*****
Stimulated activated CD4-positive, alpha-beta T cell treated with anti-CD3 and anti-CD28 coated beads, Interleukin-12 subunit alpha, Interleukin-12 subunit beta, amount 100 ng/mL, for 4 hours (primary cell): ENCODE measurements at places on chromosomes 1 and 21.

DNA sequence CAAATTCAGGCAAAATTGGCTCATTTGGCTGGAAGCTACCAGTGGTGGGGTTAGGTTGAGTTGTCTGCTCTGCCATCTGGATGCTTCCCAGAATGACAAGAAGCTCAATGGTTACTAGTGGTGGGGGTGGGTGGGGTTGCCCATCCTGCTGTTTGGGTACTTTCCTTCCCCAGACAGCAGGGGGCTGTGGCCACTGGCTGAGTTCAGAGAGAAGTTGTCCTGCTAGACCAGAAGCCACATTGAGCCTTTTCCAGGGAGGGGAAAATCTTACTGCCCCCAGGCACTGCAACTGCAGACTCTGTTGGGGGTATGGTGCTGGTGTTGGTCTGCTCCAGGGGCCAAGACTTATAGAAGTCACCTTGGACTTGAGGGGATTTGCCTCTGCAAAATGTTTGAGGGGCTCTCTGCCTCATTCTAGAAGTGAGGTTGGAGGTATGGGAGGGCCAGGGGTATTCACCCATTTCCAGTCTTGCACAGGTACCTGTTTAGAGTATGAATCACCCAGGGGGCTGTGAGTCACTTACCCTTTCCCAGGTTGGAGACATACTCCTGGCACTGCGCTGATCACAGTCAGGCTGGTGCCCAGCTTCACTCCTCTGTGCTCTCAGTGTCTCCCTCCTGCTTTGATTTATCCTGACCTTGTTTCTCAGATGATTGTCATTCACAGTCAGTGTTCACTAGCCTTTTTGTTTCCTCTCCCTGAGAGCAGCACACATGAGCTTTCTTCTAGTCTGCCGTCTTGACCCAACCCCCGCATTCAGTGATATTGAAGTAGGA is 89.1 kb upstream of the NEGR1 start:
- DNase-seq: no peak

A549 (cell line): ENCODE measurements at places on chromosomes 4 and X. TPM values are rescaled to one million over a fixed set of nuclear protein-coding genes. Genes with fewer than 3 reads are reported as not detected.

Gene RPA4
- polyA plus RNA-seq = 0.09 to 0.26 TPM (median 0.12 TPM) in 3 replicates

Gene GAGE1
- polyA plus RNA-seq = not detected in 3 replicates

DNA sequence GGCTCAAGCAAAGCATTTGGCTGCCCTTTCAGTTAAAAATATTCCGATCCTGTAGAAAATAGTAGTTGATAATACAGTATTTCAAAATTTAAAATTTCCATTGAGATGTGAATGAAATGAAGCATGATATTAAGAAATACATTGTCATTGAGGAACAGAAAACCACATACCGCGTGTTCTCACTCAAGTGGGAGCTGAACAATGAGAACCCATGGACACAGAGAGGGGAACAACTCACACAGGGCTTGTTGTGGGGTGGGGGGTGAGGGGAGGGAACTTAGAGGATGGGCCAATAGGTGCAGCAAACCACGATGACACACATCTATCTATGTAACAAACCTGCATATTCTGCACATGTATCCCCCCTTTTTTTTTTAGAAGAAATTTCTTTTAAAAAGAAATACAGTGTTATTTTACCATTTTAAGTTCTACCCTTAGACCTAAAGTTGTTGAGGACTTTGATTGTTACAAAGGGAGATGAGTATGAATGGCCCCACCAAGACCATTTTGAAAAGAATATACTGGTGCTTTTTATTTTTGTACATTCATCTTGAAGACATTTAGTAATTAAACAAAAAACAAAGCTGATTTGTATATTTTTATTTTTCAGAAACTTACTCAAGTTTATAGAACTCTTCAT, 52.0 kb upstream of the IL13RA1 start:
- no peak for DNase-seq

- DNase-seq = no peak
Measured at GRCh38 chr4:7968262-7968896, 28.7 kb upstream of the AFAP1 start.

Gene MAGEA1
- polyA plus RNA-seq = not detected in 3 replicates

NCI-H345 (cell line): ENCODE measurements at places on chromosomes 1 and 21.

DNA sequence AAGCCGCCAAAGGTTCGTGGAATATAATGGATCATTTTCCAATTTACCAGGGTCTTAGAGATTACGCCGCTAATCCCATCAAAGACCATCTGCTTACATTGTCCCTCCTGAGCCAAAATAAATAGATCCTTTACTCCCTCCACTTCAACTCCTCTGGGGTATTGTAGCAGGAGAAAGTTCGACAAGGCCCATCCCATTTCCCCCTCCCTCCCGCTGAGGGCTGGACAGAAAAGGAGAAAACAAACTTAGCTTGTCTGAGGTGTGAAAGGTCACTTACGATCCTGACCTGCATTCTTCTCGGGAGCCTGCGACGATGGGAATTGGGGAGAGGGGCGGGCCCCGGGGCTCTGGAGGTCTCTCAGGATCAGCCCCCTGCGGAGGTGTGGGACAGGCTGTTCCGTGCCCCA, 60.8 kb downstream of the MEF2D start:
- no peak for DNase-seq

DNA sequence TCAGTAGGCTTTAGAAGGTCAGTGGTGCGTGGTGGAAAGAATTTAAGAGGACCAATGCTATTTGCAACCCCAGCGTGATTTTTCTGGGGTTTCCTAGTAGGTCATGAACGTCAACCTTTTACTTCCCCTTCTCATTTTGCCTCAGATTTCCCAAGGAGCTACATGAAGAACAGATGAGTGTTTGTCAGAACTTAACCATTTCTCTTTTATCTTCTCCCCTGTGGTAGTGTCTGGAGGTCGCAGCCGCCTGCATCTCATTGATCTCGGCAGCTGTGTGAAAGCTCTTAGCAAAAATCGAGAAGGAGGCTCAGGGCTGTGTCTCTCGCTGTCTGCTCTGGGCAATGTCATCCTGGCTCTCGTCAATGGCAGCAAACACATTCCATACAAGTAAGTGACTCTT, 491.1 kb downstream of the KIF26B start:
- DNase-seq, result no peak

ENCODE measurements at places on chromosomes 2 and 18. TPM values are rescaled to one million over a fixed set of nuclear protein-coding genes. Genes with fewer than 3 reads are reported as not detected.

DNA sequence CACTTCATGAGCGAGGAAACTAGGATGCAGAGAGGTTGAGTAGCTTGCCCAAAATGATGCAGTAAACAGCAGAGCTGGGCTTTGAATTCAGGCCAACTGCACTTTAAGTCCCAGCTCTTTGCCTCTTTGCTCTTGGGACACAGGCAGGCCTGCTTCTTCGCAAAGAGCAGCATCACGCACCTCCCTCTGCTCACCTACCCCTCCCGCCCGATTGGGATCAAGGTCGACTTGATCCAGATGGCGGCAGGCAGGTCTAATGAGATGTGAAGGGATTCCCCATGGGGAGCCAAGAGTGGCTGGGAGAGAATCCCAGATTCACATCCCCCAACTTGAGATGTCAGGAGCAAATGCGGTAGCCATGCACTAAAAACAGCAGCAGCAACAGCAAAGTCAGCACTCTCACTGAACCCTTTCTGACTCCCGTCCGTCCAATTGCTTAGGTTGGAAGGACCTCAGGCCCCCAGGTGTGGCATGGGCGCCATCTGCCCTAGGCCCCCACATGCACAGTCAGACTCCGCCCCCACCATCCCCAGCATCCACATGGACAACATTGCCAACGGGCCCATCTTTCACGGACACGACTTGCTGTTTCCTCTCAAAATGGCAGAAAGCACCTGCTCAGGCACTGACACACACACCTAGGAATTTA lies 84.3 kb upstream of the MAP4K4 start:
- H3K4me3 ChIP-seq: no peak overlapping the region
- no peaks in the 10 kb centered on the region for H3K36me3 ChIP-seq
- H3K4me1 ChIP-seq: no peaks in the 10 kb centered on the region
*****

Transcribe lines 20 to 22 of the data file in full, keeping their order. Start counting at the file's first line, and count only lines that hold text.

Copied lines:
ENCODE measurements at places on chromosomes 2 and 18. TPM values are rescaled to one million over a fixed set of nuclear protein-coding genes. Genes with fewer than 3 reads are reported as not detected.

DNA sequence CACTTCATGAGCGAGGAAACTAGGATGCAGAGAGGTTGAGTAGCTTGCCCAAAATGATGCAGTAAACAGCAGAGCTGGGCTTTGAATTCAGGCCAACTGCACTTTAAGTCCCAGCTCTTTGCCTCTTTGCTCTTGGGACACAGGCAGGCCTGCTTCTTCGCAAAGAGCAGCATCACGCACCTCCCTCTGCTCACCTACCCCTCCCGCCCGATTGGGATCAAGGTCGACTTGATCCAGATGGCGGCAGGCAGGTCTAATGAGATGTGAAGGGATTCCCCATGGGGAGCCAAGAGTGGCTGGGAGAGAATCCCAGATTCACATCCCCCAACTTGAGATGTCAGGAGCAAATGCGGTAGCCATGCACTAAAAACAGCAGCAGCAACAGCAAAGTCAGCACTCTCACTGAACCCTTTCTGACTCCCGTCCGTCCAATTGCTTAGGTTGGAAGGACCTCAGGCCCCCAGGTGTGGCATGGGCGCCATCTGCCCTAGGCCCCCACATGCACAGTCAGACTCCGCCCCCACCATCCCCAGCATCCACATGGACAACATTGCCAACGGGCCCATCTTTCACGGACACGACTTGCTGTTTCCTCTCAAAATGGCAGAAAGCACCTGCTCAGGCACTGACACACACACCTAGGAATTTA lies 84.3 kb upstream of the MAP4K4 start:
- H3K4me3 ChIP-seq: no peak overlapping the region